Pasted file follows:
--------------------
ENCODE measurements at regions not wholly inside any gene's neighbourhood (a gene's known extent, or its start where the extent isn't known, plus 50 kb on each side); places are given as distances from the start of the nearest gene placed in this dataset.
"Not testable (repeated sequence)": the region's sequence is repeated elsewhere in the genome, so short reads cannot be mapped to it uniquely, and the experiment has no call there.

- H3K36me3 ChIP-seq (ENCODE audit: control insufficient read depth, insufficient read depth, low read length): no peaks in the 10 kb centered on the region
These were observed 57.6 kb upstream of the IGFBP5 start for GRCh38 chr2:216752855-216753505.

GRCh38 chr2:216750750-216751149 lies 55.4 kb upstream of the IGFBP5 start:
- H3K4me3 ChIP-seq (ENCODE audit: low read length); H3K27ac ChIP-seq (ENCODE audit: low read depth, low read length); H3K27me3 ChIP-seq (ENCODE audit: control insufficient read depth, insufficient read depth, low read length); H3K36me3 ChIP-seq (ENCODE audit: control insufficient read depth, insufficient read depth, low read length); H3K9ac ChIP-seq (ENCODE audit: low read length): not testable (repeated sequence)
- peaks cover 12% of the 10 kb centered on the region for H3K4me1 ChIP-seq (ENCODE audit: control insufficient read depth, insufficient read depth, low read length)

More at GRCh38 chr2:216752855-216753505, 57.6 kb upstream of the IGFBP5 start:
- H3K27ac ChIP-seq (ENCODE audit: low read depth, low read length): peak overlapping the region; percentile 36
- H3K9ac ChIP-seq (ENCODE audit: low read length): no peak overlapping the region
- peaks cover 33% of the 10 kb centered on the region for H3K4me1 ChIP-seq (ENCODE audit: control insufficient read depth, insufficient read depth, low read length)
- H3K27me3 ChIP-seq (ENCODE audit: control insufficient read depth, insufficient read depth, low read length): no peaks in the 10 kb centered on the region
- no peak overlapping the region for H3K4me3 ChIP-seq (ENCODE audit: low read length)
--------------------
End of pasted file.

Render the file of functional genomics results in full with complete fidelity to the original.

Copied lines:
ENCODE measurements at regions not wholly inside any gene's neighbourhood (a gene's known extent, or its start where the extent isn't known, plus 50 kb on each side); places are given as distances from the start of the nearest gene placed in this dataset.
"Not testable (repeated sequence)": the region's sequence is repeated elsewhere in the genome, so short reads cannot be mapped to it uniquely, and the experiment has no call there.

- H3K36me3 ChIP-seq (ENCODE audit: control insufficient read depth, insufficient read depth, low read length): no peaks in the 10 kb centered on the region
These were observed 57.6 kb upstream of the IGFBP5 start for GRCh38 chr2:216752855-216753505.

GRCh38 chr2:216750750-216751149 lies 55.4 kb upstream of the IGFBP5 start:
- H3K4me3 ChIP-seq (ENCODE audit: low read length); H3K27ac ChIP-seq (ENCODE audit: low read depth, low read length); H3K27me3 ChIP-seq (ENCODE audit: control insufficient read depth, insufficient read depth, low read length); H3K36me3 ChIP-seq (ENCODE audit: control insufficient read depth, insufficient read depth, low read length); H3K9ac ChIP-seq (ENCODE audit: low read length): not testable (repeated sequence)
- peaks cover 12% of the 10 kb centered on the region for H3K4me1 ChIP-seq (ENCODE audit: control insufficient read depth, insufficient read depth, low read length)

More at GRCh38 chr2:216752855-216753505, 57.6 kb upstream of the IGFBP5 start:
- H3K27ac ChIP-seq (ENCODE audit: low read depth, low read length): peak overlapping the region; percentile 36
- H3K9ac ChIP-seq (ENCODE audit: low read length): no peak overlapping the region
- peaks cover 33% of the 10 kb centered on the region for H3K4me1 ChIP-seq (ENCODE audit: control insufficient read depth, insufficient read depth, low read length)
- H3K27me3 ChIP-seq (ENCODE audit: control insufficient read depth, insufficient read depth, low read length): no peaks in the 10 kb centered on the region
- no peak overlapping the region for H3K4me3 ChIP-seq (ENCODE audit: low read length)